He tried to take a nap but with his room near poolside, the giggles of the boys were distracting. He remembered seeing a pizza place on the cab ride over just a few blocks up on AIA and walked up for two slices and a diet Pepsi. He didn’t want to eat too much right now and have his stomach sticking out – he’d wait til later.

After a quick shower and quicker unpack, Erwin pulled out his favorite black T-shirt – a bit faded but one he looked good and felt comfortable in. He had debated about touching up the gray in his beard – echoes of Herb ran through his mind – then decided not to bother. He was here for the sun and the ocean air. He’d at least have that to remember when he started puking his brains out next week from the chemo.

At first as he entered the bar, he got a few curious stares, but as the evening wore on and the place got more crowded with tall, mostly muscular types, some in chatty cliques, others with a sweet, busty girl or two grabbing their belt loops, Erwin came to rely more and more on those three dollar potent, iridescent blue Long Island iced teas. He looked at the men but all they did was stare at the videos of Rhianna. When the second duo of 6’4” brick shithouses stood right in front of him, he decided it was time to go for those two slices – no, four slices of pizza on the beach.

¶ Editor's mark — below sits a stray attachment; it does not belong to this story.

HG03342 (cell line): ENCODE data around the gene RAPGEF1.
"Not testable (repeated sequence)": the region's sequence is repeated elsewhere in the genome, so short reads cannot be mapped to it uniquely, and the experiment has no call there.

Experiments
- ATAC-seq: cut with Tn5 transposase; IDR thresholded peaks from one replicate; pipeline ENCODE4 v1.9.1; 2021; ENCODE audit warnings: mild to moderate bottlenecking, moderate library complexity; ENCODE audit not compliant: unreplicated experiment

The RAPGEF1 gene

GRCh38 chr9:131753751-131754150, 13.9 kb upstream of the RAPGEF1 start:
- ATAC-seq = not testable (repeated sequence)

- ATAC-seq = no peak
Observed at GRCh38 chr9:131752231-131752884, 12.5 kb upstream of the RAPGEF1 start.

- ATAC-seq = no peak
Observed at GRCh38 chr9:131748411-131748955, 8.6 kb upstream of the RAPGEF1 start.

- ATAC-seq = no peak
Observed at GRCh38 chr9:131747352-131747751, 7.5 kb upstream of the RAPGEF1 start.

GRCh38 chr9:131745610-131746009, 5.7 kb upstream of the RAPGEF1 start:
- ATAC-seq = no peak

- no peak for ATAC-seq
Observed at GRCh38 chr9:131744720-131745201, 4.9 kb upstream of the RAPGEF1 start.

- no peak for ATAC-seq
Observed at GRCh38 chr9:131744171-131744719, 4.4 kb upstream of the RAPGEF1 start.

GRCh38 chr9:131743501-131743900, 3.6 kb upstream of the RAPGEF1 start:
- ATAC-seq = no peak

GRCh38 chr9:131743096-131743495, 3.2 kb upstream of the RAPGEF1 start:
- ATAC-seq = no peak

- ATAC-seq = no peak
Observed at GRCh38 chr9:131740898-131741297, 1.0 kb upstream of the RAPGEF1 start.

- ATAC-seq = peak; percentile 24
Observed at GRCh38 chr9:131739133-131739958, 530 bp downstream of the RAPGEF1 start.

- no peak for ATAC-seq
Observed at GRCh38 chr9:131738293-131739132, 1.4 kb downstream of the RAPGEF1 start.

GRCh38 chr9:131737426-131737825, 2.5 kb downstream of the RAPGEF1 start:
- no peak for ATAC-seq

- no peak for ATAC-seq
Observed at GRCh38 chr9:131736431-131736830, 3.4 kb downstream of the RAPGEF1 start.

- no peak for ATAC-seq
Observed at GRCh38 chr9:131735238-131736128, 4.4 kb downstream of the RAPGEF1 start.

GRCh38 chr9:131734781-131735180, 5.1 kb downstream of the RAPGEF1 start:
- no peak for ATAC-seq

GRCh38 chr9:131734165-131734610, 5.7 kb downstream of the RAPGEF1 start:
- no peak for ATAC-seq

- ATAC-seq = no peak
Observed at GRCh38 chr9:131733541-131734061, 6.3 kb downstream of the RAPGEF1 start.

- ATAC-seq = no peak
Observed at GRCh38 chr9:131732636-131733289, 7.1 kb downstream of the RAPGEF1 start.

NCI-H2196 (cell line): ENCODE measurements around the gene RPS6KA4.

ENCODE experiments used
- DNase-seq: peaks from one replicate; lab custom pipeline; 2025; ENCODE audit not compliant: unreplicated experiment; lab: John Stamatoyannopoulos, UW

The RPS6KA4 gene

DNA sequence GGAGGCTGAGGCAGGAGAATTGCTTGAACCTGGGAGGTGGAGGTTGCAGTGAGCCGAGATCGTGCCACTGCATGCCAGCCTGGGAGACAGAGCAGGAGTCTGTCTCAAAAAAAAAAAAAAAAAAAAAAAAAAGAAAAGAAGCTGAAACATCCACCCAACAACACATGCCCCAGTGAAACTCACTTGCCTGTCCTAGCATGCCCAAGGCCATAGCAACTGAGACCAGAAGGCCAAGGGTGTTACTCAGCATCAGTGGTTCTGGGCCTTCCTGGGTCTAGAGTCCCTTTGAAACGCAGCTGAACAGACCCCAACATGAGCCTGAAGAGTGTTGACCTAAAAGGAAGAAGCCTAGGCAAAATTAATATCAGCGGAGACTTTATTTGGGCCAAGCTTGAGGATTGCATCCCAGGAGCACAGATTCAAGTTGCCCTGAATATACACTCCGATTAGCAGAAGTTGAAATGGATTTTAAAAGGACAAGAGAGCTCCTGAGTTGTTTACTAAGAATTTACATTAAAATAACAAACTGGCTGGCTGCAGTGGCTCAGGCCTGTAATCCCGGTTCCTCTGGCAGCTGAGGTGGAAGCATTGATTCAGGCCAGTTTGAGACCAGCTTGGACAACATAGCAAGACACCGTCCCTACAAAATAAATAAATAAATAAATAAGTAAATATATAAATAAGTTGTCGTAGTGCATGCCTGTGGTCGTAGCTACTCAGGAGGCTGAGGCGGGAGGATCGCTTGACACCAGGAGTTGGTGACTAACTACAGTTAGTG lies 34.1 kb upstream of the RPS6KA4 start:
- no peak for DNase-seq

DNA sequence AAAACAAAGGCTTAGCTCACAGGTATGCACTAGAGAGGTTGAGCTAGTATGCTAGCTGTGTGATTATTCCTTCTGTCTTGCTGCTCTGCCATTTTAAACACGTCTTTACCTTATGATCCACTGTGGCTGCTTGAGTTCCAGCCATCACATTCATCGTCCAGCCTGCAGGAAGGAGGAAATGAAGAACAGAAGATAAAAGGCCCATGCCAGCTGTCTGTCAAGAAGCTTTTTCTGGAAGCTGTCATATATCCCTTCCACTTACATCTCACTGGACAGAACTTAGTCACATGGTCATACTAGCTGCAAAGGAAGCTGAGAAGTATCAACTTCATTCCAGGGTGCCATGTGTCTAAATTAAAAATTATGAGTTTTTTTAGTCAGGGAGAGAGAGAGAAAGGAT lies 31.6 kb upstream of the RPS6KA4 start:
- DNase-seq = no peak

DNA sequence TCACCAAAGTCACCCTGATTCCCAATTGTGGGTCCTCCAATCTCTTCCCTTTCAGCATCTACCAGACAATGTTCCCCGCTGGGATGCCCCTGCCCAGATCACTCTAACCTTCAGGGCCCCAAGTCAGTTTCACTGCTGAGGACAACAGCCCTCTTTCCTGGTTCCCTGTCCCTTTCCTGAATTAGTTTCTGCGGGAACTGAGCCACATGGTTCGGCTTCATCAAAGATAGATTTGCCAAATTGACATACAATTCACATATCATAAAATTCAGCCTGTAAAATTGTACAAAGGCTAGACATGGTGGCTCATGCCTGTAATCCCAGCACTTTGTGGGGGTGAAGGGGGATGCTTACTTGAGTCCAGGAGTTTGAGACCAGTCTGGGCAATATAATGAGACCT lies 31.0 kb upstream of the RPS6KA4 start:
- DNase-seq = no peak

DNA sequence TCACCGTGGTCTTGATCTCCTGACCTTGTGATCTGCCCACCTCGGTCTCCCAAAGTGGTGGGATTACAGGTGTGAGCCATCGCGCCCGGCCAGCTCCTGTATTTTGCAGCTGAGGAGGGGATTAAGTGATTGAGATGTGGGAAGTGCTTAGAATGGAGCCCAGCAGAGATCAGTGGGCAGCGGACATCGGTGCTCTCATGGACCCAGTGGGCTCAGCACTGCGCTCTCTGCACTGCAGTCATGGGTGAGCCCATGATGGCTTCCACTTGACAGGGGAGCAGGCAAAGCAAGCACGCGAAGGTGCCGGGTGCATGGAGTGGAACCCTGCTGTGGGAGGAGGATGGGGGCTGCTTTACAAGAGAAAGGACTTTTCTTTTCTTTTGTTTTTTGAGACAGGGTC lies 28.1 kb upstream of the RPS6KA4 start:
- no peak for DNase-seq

He knew he was staggering a bit as he fought his way through the crowd to the entrance where he could see two cabs waiting patiently. But it was the buff-bodied model on the cover of the gay mag just about everyone had picked up on their way in that made him grab a copy for himself before he left. All those people in all those glossy full-color ads looked so young and happy and hot. And here he was in his old, faded black T, thinking about ordering extra cheese on his pizza.

He flipped through the mag on his cab ride back. After the bar ads and gossip sheets, way in the back, after the real estate ads and ads for humpy handymen and muscled masseurs, there were those ads that didn’t say much at all.

The one with the hairy, bearded, lightly muscular thirtyish guy particularly attracted him. His name was Vic – it sounded real and manly not like all those Coles and Coreys and Dirks. And he was the only hairy chest on the page.
He had the cab make a quick stop at the pizza place and took the slices with him back to his room. Then, fully aware he was very drunk, Erwin dialed the number. He wasn’t happy about the voicemail but the voice certainly went with the face. He left a message, then wondered if he should pick up the phone when it rang a few minutes later.

There was that voice again.

“So where ya staying? Sure, know the place well. You’re in luck. I had a cancellation tonight. I can see you at 1.”

“Nothing – nothing earlier?”